A poem by Ricardo Hanley Jr.
She intently scrolled through my phone and deemed every woman a hoe.
I stood silent, knowing exactly how this would go.
I’m not one to pretend nor make an attempt to defend against her imagination,
of which I know, I can never contend.
But, again the insults flew at me, a swarm of stinging bees
but I was immune for a time. Her wild rage grew, as I watched,
she became a slave to her own mind.
The curses and accusations meeting my silence.
Like gasoline poured onto flames violent, a blind fury burning in her brown eyes, now shining crimson and violet.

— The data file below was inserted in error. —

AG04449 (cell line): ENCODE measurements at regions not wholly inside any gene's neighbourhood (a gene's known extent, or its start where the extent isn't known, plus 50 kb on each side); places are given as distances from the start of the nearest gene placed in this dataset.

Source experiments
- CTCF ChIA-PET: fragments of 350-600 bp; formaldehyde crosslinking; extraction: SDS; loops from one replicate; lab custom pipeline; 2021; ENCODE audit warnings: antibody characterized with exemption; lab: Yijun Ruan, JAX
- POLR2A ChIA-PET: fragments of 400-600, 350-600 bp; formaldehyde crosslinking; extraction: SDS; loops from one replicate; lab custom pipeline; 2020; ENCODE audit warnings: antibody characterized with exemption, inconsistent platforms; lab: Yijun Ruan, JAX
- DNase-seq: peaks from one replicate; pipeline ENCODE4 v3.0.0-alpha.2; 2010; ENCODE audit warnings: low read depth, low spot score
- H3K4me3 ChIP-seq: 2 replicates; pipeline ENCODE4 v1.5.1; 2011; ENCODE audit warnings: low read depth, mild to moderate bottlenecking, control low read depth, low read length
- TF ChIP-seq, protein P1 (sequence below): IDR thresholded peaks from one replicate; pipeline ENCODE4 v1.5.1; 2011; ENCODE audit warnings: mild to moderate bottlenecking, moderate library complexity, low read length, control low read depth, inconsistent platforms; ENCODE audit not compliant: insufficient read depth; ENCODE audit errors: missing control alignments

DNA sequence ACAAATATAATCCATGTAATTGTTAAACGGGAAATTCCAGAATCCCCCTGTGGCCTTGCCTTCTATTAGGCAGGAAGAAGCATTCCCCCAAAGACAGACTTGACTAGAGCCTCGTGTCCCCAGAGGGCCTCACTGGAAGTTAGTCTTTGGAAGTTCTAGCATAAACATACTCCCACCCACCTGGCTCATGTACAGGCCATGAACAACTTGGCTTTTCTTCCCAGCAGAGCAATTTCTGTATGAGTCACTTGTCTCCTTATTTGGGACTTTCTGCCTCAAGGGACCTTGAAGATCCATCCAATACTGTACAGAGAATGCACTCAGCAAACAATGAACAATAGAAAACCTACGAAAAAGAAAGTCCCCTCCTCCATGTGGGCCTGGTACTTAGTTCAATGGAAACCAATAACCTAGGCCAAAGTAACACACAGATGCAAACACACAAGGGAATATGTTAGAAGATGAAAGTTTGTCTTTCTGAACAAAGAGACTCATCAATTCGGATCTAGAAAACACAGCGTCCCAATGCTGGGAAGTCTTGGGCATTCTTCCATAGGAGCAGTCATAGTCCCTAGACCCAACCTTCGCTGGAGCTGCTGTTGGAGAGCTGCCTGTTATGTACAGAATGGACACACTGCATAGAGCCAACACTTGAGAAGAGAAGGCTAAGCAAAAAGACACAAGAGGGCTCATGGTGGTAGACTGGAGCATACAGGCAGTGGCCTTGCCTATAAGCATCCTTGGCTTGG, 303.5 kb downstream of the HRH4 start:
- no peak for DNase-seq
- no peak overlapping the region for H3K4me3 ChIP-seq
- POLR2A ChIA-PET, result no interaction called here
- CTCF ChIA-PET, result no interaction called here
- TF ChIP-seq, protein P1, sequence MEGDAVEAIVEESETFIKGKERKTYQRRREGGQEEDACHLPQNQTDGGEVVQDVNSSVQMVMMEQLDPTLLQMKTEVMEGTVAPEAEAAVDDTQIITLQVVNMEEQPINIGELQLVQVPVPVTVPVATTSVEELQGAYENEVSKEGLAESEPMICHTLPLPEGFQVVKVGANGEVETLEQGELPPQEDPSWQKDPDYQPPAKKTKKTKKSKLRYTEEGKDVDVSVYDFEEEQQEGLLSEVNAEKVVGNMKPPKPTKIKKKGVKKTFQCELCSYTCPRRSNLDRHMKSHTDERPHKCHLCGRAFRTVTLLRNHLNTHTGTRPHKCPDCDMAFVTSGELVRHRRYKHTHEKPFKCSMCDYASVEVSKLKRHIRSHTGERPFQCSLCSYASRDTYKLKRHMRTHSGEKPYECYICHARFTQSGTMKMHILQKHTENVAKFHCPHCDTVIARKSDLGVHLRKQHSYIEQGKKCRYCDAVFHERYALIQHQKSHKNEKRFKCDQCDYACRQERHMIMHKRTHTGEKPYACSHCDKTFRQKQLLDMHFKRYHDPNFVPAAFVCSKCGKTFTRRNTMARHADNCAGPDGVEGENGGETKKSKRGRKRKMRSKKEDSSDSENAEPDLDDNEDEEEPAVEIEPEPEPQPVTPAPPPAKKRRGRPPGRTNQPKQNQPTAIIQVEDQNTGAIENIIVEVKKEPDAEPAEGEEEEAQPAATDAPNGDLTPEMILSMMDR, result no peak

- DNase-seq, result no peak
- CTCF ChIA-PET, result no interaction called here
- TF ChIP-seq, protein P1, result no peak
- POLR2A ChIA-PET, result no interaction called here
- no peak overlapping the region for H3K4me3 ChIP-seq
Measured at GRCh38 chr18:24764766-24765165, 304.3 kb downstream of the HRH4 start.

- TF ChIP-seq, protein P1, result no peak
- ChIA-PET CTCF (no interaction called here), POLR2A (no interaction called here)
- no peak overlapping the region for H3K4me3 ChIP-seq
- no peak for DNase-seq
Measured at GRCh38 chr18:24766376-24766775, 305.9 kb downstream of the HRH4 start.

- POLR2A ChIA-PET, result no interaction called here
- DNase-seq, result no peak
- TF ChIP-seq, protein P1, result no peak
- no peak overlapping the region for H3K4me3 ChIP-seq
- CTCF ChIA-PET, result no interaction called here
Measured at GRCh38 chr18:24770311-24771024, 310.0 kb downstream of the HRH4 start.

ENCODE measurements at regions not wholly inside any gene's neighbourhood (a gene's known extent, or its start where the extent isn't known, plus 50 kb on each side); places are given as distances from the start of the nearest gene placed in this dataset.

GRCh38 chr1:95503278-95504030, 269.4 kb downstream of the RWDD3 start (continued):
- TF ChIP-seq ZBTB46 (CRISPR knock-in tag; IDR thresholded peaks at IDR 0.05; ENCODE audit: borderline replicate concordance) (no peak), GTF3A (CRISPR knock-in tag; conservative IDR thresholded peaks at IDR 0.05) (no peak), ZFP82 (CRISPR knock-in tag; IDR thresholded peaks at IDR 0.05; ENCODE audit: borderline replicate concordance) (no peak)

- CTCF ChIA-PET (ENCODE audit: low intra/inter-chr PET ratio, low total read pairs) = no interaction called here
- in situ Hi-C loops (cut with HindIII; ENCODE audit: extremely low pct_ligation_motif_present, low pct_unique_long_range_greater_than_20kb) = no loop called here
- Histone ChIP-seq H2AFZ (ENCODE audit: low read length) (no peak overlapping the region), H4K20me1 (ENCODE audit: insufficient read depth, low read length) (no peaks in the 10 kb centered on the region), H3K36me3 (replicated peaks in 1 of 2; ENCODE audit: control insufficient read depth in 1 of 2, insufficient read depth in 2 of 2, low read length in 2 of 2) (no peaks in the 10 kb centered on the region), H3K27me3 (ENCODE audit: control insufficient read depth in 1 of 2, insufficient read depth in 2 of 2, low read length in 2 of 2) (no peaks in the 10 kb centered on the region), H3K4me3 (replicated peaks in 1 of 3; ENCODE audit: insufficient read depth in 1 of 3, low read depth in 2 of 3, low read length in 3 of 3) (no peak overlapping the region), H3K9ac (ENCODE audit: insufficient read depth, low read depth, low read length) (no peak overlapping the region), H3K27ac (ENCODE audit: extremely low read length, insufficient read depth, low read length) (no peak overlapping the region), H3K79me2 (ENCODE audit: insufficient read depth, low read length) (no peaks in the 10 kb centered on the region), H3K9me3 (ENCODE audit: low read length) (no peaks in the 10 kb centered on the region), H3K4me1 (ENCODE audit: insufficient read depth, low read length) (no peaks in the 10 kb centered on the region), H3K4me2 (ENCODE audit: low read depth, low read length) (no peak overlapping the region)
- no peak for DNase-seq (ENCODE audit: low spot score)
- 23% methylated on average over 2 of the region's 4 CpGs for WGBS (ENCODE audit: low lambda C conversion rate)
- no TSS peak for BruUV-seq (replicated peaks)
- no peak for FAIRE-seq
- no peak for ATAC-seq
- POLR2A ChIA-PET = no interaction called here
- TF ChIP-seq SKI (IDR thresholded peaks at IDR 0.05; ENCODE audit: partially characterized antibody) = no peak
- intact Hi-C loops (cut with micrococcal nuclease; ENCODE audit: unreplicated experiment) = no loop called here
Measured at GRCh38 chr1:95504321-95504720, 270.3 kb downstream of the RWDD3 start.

I did my best to drown her out, with unspoken thoughts, until again,
I was hit in my mouth.
I closed my eyes, seeking the best route I could find, in the stillness of my building anger,
Mama’s voice went ringing through my mind, “Never place your hands on a woman,”
a lesson revealing one side.
I continued searching my depths for the lesson which I could justly apply.
Papa’s voice rang out mentally, “walk away, walk it off,” adhering his potent passive words,
and knowing one wrong move whether justly or unjustly deserved, in a moment all could be lost,
should I cast the second stone, I’ll be nailed to the cross. I disappeared like Christ into the darkness of the night,
with my integrity in tact and problematic phone as my guiding light.
Ricardo Hanley, Jr.
Published in Genre: Urban Arts Second Edition
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